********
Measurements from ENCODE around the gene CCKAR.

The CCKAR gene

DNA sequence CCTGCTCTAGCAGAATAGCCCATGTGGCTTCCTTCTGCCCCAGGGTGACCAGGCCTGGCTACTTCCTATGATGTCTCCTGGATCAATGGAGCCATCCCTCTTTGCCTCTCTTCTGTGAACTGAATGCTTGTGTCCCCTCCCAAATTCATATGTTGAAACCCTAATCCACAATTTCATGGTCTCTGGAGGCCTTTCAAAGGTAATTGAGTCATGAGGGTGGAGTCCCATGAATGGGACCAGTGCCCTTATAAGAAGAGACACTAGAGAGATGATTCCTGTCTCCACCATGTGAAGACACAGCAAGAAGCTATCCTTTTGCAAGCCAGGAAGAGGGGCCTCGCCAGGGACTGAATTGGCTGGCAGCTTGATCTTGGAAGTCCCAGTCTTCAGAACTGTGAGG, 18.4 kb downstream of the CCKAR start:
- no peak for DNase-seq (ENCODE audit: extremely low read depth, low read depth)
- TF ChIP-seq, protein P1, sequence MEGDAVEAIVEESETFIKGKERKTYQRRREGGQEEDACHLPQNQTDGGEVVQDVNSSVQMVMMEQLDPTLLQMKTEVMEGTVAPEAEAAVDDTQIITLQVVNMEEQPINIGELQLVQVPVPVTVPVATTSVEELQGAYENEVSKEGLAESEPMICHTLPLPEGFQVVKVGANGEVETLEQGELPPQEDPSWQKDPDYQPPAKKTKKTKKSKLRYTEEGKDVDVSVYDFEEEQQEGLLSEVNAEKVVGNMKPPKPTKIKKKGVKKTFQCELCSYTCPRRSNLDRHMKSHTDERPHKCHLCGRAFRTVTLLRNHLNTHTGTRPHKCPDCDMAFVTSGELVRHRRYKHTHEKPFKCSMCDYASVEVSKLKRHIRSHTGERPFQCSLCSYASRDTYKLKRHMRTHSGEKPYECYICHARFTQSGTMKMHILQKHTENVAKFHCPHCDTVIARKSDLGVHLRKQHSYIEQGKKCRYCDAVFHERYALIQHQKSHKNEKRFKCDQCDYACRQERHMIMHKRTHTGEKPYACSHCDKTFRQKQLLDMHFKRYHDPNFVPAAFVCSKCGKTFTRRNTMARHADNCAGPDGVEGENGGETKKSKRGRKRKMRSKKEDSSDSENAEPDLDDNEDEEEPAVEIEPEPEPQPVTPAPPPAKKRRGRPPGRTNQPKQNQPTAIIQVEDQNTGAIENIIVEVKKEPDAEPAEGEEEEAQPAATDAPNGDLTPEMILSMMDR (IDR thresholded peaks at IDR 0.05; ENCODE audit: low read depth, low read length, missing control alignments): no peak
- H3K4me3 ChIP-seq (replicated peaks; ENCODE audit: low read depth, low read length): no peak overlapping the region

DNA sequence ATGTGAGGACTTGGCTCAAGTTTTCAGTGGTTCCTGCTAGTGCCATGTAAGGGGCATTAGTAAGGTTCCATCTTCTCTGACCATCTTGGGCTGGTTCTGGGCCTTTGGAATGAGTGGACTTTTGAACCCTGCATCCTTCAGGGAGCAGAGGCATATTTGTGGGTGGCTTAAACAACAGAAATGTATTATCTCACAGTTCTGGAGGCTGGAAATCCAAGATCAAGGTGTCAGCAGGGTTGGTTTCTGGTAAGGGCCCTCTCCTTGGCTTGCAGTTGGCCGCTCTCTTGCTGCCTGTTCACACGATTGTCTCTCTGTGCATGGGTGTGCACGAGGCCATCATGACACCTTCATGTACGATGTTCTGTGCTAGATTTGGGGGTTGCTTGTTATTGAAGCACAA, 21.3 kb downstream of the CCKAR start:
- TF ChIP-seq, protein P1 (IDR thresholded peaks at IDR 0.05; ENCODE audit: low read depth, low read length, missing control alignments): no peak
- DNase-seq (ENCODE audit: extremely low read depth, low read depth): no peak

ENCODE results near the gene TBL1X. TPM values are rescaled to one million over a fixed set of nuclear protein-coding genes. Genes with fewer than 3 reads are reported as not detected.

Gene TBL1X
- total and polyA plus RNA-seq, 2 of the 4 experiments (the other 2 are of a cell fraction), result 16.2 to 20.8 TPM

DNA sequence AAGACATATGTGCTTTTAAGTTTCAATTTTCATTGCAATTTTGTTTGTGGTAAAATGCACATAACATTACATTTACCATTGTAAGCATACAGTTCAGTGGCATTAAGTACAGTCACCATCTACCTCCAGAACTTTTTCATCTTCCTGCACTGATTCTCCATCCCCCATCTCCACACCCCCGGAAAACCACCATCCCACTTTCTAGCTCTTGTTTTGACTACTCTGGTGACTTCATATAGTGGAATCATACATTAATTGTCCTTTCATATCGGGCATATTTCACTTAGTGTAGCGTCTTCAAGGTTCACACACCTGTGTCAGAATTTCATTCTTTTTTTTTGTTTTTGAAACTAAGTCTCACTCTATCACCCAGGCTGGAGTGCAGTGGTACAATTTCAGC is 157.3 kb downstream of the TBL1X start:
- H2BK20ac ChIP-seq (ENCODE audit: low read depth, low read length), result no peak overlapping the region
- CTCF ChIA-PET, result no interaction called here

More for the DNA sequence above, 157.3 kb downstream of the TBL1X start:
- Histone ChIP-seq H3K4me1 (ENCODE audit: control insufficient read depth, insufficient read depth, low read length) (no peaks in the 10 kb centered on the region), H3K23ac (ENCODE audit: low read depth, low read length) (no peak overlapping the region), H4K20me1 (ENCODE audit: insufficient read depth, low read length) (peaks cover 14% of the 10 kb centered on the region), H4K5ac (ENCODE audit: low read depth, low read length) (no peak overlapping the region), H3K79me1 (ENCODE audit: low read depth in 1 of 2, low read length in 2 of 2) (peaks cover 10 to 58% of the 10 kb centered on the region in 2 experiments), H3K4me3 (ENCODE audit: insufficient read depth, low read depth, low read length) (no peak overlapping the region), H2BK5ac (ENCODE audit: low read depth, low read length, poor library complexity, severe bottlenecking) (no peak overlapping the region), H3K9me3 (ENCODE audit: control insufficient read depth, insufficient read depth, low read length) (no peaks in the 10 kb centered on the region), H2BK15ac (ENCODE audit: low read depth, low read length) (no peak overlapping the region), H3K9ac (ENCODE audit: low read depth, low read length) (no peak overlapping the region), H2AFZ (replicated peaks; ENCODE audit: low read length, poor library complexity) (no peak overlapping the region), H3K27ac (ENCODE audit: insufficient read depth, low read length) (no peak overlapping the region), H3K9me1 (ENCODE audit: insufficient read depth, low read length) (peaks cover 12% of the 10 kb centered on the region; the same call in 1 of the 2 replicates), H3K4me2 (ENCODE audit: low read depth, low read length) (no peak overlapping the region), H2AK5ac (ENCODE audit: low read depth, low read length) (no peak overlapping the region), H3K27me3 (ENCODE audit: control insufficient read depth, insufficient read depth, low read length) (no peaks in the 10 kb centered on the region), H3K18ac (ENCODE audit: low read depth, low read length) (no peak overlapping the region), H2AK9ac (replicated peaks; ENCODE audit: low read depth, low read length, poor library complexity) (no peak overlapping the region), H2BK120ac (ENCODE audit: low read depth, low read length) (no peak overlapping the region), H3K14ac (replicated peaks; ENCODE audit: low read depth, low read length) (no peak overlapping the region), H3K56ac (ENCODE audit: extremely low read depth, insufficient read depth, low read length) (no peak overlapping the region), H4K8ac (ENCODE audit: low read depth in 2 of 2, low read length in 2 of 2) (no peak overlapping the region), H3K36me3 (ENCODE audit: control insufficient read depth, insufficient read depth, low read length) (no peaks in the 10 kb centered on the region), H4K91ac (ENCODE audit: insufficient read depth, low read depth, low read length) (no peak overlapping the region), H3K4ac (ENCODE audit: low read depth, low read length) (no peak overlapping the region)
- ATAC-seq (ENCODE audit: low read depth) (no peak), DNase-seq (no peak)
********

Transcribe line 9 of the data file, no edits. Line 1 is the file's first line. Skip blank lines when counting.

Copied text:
- DNase-seq (ENCODE audit: extremely low read depth, low read depth): no peak